Furthermore, the government began a BIM Gateway (BIM Loket). This is a national platform for open BIM standards in the country. Its aim is to have a single system of reference for various stakeholders in the industry. Accordingly, they also aim to reduce maintenance costs by having a single point of reference when deploying open BIM standards in a project.
BIM Loket has since published two documents to assist stakeholders with BIM implementation. The first is the Nationaal Model BIM Protocol. This outlines the framework for construction contracts that involve BIM. The second, Nationaal Model BIM Uitvoeringsplan, gives a template for how BIM managers need to organise work schedules using BIM.
LIST is the leader for research and experimentation in BIM in Luxembourg. They have partnered with other institutions to measure the impact of BIM implementation in the AEC industry.
Moreover, the Resource Centre for Technologies and Innovation in Construction formed BIM workgroups to develop a BIM implementation plan. They have already published a BIM application guide. It provides a detailed point of reference for organisations that want to use BIM in their projects.
Belgium’s AEC industry has formed several workgroups to standardise BIM use in projects. The Association of Major Belgian Contractors (ADEB-VBA) along with the G30 published a Guide to Building Information Modelling.
This document outlines how to bring traditional Design-Tender-Build contracts in line with BIM. These include using digital documents and communication between stakeholders in the project.
Is BIM Mandatory For Public Projects?
Only The Netherlands has gotten close to making BIM mandatory for public projects. The Government Buildings Agency (Rijksgebouwendienst) required that all building projects larger than 7,000,000 square metres use BIM in 2011.
However, Minister Cora van Niewenhuizen has recently halted the use of BIM for Rijkswaterstaat in new projects. BIM will only be mandatory for current projects. The minister states that the OTL (Objects Type Library) is too complex. The RWS is currently simplifying the library.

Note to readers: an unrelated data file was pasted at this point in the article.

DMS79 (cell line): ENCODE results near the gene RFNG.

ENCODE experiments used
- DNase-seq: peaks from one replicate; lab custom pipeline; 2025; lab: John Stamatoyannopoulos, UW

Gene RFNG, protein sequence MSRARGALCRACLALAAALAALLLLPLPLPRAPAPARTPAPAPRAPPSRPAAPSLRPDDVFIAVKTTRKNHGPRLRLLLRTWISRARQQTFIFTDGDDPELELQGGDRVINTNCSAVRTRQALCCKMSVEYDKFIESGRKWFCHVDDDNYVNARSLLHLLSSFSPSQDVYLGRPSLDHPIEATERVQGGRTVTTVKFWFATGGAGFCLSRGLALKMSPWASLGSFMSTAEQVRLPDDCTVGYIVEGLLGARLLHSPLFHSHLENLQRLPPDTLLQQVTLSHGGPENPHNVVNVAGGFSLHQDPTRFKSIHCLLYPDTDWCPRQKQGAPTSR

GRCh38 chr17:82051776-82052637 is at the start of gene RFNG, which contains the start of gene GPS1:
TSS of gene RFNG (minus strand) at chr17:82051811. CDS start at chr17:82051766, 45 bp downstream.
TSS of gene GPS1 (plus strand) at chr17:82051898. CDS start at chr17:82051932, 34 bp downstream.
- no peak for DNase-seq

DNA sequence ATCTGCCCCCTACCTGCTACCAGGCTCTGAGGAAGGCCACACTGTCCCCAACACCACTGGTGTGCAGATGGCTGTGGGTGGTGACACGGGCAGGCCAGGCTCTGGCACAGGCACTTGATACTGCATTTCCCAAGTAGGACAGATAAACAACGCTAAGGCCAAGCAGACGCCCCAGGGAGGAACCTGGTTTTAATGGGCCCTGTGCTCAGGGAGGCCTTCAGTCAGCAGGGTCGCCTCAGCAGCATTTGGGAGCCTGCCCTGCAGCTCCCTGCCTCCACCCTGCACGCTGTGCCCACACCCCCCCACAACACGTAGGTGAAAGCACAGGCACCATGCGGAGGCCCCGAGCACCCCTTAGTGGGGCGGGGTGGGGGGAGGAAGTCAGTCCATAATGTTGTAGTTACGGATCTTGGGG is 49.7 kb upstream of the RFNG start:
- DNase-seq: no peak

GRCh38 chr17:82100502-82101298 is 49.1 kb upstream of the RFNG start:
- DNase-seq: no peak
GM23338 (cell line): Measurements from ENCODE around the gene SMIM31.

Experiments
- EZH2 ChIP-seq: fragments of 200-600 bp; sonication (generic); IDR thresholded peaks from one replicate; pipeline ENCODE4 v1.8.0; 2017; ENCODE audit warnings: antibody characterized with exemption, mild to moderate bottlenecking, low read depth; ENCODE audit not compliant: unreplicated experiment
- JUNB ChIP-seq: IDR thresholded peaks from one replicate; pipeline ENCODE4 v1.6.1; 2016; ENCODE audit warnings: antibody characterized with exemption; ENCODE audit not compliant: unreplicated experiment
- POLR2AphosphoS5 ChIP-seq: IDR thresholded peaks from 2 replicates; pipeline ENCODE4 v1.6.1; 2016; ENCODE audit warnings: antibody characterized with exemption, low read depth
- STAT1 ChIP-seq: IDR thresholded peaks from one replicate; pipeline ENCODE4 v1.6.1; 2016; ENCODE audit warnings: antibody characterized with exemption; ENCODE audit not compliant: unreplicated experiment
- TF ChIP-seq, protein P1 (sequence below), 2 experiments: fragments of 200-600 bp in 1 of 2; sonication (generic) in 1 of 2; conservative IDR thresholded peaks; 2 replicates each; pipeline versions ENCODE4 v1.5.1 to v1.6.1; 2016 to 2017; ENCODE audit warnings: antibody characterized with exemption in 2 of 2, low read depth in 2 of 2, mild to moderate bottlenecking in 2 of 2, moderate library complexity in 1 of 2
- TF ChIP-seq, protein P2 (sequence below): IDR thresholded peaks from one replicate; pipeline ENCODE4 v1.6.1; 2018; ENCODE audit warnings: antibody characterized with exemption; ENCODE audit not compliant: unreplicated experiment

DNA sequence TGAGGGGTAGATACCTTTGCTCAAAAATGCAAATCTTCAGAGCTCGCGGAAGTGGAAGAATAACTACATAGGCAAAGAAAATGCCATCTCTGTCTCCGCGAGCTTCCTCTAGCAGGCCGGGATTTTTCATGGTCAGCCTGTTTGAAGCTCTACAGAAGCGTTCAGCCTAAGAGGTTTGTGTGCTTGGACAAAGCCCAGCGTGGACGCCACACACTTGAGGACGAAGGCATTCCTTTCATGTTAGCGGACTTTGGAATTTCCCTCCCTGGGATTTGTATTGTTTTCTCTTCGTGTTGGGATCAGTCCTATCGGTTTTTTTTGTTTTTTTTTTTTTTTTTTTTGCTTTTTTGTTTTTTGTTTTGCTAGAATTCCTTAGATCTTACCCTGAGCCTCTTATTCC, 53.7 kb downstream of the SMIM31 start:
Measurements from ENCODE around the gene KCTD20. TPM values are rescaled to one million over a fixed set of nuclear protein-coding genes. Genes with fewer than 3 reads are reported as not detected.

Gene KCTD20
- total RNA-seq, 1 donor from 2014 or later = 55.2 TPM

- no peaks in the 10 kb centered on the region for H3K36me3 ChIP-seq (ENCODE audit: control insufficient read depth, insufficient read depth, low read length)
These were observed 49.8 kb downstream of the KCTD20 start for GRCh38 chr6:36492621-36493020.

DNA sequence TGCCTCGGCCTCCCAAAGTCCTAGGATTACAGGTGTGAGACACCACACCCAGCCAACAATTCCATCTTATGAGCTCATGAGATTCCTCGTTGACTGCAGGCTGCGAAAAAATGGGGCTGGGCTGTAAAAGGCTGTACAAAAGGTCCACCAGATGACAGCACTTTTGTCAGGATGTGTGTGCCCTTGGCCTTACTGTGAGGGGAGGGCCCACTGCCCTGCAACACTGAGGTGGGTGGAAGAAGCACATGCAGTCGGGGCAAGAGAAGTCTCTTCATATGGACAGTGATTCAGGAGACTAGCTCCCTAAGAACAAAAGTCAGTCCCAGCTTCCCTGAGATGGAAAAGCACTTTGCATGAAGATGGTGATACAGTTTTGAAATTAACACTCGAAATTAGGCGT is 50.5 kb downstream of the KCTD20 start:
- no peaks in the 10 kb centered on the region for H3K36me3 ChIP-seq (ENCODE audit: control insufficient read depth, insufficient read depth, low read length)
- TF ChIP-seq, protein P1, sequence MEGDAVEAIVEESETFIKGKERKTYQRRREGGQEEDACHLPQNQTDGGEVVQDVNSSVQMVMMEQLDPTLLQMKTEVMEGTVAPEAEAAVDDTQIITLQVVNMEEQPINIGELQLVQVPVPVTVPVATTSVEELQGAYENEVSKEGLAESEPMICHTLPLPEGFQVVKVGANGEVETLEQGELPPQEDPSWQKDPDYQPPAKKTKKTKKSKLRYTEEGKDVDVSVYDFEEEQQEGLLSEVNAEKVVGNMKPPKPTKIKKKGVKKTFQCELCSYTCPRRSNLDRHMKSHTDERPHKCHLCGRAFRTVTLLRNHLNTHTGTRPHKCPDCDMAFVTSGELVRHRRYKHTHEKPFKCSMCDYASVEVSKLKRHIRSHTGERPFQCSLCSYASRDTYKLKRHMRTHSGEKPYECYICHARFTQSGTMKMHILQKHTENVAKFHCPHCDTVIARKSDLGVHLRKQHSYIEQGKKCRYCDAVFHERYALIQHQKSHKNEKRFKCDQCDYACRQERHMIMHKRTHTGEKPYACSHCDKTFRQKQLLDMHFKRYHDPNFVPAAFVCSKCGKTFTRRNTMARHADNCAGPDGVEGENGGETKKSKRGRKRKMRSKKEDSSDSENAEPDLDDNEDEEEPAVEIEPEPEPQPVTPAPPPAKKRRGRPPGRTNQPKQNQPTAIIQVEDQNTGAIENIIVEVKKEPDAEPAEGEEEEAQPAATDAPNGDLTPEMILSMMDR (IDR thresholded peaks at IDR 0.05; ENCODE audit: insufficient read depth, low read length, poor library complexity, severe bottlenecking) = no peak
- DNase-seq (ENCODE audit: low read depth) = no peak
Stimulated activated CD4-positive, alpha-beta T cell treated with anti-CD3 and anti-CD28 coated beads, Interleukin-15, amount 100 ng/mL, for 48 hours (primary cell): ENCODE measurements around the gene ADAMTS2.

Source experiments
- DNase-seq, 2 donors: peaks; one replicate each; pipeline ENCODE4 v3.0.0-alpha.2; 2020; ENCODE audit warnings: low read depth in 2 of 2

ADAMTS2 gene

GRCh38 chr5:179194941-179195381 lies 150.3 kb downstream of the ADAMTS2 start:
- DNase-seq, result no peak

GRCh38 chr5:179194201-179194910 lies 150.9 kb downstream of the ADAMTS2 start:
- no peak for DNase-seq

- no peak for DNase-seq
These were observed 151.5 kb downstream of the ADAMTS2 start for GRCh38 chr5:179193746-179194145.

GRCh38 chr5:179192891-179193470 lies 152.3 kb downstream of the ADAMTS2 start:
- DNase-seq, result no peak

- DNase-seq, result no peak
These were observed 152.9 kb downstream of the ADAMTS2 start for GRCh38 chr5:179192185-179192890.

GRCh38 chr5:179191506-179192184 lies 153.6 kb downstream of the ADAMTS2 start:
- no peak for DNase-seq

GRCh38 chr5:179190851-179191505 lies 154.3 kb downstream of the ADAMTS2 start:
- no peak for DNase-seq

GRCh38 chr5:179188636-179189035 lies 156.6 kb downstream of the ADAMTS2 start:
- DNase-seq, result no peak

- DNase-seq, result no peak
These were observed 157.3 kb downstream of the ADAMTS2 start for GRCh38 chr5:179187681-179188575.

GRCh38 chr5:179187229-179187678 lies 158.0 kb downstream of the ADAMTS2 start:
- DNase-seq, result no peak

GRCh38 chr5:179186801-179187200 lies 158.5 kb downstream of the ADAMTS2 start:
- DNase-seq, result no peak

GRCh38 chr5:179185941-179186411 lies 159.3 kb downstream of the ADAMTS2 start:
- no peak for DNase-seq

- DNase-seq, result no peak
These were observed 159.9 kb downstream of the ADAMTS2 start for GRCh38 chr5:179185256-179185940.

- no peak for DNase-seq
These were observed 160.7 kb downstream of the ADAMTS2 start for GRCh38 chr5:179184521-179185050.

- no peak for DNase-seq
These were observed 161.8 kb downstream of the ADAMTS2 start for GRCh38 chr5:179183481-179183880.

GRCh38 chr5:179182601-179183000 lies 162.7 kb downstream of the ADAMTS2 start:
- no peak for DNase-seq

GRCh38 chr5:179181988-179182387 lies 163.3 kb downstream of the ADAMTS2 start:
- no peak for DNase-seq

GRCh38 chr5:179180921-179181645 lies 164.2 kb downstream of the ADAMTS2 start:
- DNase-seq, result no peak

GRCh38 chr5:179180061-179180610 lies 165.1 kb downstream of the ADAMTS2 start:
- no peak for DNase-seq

Both Luxembourg and Belgium do not have mandated BIM use for public projects.
BIM Adoption Benelux: main use cases
Luxembourg has a few BIM companies that assist clients with BIM use in their projects. BIMConsult has aided the Luxembourg Railway Company on different projects.
For example, they have provided BIM management for the park and ride car park in Wasserbillig. They facilitated communication between the contracting authority and project stakeholders. They also developed a BIM implementation plan and trained teams for BIM use.
Lastly, they reviewed and revised BIM documentation and checked whether BIM protocols were followed during the project.
Final Thoughts about BIM Adoption BENELUX
The Architecture industry in the BENELUX region has seen the most growth in BIM use. However, many public and private industry players have joined forces to develop national standards for BIM use.
Each country shows major growth in research, pilot projects, and discussion around BIM implementation in the future.
Luxembourg has invested in innovation in the construction sector which naturally includes BIM. The Netherlands have developed open BIM standards used worldwide. And lastly, Belgium is seeing a growing demand for BIM from its clients.